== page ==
CME Flags Bitcoin Growth as Cboe Pulls the Plug

Cboe appears to have conceded defeat on bitcoin futures to cross town rival CME Group with an announcement that it will delist its contract this month.

In a release listing new product information, the exchange says its CFE subsidiary, which supported bitcoin trading “is not adding a Cboe Bitcoin (USD) (“XBT”) futures contract for trading in March 2019”.

Cboe adds that CFE is “assessing its approach with respect to how it plans to continue to offer digital asset derivatives for trading”, continuing that “while it considers its next steps, CFE does not currently intend to list additional XBT futures contracts for trading.” 

Currently listed bitcoin futures contracts remain available for trading, the exchange group says.

Meanwhile CME Group reports a new peak in volume trading in its own bitcoin contract with 18,338 contracts or 91,690 equivalent bitcoin ($360 million) traded. The merc says that average daily volume in the contract was 4,784 contracts, around $90 million in notional terms, or 24,000 bitcoins. Open Interest on CME rose 19% to the end of February and was over 4,000, this compares to the average for Q4 2018.

The two exchanges launched bitcoin contracts within a week of each other in December 2017, however CME’s contract was worth five bitcoin and Cboe’s one. Equally, CME’s contract was settled according to an aggregated price from several spot venues, while Cboe’s contract settles via an auction on Gemini Exchange.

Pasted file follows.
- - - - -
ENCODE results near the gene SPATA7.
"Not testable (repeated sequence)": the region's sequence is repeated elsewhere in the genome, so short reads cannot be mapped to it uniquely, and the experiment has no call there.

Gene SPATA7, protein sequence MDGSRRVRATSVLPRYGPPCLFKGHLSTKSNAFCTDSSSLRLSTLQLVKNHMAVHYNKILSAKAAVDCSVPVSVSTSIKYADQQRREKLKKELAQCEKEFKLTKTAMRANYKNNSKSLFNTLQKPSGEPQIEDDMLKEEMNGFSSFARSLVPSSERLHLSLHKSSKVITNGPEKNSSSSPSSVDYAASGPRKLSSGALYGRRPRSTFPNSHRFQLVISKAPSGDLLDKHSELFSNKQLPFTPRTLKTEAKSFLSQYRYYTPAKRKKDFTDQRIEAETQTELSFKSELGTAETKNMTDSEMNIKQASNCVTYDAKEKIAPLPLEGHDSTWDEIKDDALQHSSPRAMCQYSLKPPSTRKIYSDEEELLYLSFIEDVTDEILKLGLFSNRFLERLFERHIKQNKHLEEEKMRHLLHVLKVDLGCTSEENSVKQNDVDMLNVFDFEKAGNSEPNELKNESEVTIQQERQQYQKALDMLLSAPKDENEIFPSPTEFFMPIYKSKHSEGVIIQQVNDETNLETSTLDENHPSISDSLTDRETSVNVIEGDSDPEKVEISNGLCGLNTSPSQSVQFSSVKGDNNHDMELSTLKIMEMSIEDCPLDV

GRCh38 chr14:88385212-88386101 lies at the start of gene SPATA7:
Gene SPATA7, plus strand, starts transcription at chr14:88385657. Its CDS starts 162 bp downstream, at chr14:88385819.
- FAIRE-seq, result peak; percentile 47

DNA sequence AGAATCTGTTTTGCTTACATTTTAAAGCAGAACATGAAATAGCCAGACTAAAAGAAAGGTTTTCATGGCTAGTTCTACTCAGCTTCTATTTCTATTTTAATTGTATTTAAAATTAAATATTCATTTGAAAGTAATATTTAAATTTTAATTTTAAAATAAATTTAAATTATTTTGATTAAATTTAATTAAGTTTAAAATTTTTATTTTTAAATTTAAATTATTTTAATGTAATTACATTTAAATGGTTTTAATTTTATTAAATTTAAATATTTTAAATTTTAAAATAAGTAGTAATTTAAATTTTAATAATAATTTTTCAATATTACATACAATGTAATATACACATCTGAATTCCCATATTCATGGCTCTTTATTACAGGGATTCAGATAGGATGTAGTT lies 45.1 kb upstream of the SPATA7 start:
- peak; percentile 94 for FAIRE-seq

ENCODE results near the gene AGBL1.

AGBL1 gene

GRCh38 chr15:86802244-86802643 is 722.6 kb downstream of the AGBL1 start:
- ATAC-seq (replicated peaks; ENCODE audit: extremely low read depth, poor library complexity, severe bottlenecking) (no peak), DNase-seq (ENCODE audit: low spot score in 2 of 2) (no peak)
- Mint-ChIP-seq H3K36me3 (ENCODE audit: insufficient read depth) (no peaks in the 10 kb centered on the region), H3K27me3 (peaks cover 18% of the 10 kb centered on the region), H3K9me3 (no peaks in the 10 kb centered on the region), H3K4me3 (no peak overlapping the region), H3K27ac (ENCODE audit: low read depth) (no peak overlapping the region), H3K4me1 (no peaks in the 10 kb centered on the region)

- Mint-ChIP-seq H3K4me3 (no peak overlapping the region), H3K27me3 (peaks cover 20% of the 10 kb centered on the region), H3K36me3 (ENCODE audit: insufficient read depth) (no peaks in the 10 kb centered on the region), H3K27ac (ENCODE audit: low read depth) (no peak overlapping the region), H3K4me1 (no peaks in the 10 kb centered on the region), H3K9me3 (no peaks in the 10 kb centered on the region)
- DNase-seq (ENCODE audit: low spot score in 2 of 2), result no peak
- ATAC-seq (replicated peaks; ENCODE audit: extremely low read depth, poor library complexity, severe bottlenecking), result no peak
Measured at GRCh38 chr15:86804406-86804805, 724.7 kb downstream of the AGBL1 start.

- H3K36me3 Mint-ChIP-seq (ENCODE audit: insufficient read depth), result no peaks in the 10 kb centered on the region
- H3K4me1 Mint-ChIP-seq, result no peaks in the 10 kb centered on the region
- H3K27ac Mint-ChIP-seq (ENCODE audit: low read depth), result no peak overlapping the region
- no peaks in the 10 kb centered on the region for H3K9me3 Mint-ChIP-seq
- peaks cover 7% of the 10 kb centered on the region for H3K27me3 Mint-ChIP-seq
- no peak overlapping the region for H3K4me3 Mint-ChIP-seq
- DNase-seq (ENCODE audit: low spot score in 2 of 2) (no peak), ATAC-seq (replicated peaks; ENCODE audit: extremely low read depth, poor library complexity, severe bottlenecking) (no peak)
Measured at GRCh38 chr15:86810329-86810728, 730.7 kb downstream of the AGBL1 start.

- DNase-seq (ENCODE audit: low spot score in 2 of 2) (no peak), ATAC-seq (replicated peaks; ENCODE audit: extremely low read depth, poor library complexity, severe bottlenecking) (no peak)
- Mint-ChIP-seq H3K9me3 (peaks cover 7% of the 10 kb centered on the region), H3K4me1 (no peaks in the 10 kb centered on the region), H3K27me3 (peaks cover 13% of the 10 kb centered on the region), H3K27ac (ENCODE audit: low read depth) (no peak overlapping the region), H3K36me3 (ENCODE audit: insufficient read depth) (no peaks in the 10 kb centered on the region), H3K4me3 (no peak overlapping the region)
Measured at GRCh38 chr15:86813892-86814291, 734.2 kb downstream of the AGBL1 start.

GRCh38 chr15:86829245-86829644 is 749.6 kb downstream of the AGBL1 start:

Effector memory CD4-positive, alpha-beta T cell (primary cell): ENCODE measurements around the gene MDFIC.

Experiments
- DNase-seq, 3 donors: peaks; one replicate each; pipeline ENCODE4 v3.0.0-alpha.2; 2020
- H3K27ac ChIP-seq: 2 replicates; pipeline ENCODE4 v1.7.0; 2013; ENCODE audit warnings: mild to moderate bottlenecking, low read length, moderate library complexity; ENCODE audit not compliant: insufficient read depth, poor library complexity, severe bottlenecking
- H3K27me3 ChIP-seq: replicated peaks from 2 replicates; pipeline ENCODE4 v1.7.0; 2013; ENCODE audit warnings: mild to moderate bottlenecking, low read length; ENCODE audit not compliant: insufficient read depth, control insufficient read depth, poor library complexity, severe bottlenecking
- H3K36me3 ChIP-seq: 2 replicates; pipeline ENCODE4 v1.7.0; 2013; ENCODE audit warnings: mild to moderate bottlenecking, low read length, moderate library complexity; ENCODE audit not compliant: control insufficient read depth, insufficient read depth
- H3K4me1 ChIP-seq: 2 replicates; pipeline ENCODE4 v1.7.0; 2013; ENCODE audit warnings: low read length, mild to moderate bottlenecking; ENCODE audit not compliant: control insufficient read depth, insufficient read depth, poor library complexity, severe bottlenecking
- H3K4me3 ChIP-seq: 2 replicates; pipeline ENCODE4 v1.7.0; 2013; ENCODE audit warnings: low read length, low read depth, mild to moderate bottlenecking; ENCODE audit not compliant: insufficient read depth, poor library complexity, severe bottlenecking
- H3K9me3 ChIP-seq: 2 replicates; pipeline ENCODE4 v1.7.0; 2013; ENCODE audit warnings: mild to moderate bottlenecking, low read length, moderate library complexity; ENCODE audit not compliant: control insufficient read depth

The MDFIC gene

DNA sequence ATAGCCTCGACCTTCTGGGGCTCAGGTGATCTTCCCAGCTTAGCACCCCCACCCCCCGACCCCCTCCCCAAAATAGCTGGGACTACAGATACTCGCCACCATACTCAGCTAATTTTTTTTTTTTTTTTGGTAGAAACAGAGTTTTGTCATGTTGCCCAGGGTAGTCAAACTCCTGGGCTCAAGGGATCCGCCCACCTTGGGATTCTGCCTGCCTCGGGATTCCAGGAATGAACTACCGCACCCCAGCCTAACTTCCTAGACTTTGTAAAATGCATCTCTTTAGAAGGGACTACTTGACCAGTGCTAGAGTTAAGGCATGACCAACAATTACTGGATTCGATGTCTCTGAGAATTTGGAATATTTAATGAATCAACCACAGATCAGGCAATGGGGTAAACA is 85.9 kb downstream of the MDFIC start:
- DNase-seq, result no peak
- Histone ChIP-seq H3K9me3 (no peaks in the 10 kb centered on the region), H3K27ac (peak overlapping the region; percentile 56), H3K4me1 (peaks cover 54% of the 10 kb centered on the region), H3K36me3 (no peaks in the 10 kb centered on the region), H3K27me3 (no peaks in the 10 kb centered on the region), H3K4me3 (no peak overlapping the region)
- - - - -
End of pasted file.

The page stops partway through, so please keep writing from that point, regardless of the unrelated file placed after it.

While there was early optimism from both exchanges, volumes have not soared dramatically and the tumble in bitcoin’s price from near $20,000 the week of the launches, to under $4,000 in recent months was widely seen as dampening interest in the contract – especially when markets stalled under $4,000 and volatility slumped.

Both exchanges were hoping to tap into the expected surge in demand for crypto assets from the institutional space, however this has not yet emerged.

“I was surprised that [Cboe] is pulling out,” a source at one asset management firm focused on digital assets tells Profit & Loss. “I remember speaking to some of their team a couple of months ago and it seemed like [crypto] was a big, big strategy for them, it wasn’t just a product that they were listing to see if it worked.”

However, they add: “I guess they were just getting blown out of the water by CME though. It was consistently going in the wrong direction for them, judging from the public numbers.”

Colin Lambert

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